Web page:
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With the top rough fabricated it was time to direct the attention to the base. The piston required some kind of mounting to the shifter rod. The understand of the piston was drilled on the pin bosses.

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Using some 6061 aluminum stock the end was faced and drilled to the same dimensions as the underside of the piston. The radius side was then drilled and tapped in order to accept a set screw which will secure the sleeve to the factory shift rod.

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Moved onto the lathe to start shaving material off and bring the profile to a clean, light, shape.

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Onto the finishing stage. The piston top received a couple of coats of a polyurethane clear coat to aid in protection, It will hopefully help add some “character” wear as the piston gets some use.

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This is the assembled piston. This photo shows some details that I didn’t cover in the previous build pictures. Mainly the fake wrist pins. The one pin you can see is actually a “nut” that allows the fabbed sleeve to bolt to the piston. The sleeve, which is blurred out, received a shot of primer and the was airbrushed black.

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Installed and ready to synchronize some constant mesh

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As with many of my garage projects this next one started with someone else’s idea. A good friend of mine decided to get himself self educated in luthiering. For those of you who do not know what a luthier is Wikipedia defines it as someone who makes or repairs string instruments generally consisting of a neck and a sound box. It is better known as a guitar builder. He plays guitar and had the urge, and the skills, to be able to build his own electric 6 string.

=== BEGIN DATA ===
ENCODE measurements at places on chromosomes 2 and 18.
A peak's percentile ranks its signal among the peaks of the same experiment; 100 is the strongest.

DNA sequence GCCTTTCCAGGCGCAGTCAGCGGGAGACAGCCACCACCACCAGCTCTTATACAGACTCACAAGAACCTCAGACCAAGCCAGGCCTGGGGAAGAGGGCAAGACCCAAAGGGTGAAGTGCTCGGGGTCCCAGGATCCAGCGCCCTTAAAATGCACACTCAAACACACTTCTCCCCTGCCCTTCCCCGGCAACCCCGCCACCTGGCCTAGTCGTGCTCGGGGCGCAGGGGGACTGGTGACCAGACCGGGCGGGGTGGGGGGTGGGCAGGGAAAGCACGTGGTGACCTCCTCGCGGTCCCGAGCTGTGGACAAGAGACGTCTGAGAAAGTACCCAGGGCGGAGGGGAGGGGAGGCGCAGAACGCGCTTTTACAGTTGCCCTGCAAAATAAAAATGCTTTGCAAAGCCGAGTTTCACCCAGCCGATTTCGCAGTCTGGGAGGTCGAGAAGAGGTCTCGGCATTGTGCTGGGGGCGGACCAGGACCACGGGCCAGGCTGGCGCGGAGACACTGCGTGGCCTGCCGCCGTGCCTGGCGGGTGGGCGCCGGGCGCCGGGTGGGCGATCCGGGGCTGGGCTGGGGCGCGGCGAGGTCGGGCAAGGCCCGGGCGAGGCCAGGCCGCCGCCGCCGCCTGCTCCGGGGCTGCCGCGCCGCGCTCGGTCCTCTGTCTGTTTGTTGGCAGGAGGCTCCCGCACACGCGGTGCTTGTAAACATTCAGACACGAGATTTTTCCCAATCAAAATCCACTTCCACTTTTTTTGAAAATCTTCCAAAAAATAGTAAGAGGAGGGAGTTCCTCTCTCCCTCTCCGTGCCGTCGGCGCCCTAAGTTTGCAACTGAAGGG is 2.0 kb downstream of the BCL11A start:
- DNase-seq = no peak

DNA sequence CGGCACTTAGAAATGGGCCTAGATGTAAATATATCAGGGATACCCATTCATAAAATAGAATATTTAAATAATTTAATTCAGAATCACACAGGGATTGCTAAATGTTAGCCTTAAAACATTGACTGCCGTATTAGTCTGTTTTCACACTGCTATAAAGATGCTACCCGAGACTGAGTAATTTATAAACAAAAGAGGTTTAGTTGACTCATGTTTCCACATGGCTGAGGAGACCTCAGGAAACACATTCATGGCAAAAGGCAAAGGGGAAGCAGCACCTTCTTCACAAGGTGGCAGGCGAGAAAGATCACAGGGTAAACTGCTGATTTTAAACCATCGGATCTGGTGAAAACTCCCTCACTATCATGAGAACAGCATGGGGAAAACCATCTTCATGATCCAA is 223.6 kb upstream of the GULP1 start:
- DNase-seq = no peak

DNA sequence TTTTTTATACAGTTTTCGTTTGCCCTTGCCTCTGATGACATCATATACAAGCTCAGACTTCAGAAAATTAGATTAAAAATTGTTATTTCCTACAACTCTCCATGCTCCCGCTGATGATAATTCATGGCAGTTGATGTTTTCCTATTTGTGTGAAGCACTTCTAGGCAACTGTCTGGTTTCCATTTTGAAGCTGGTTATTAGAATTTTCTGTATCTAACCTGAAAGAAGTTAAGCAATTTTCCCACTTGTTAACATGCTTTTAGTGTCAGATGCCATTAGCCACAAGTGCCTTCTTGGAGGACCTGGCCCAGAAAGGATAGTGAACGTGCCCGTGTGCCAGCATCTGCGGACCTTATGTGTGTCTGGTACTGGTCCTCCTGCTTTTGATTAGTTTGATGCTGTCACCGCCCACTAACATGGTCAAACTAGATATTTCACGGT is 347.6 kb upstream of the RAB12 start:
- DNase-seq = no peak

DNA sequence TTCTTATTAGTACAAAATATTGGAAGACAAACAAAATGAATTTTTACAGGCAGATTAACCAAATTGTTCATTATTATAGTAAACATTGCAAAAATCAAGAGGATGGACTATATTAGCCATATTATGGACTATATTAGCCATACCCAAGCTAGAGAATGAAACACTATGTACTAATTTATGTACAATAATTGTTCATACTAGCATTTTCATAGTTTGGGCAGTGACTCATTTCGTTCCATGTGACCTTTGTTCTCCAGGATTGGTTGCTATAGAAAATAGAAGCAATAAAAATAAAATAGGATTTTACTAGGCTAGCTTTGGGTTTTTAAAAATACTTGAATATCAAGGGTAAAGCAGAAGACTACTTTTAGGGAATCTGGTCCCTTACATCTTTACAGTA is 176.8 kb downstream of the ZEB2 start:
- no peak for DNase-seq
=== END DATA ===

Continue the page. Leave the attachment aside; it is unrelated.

He had already started his build before he approached me with his idea. He works much the same way as I do in respects to how he stages his builds. Although he had his current project well under way he was already thinking ahead to his second guitar build. For his current build he opted to purchase a pre-fabbed neck. For his next guitar he was planning to custom build the neck from scratch and this is the point where I enter in.

He required a way to cut the fret slots into the neck. Basically he need a high precision miter box in order to mount the neck blank square and then miter a slot to a precise depth using a fret saw. These fret miter boxes are nothing new as there are companies that exist who sell miter boxes specifically for this purpose. He approached me thinking that I may be able to come up with a custom design that would suit his needs.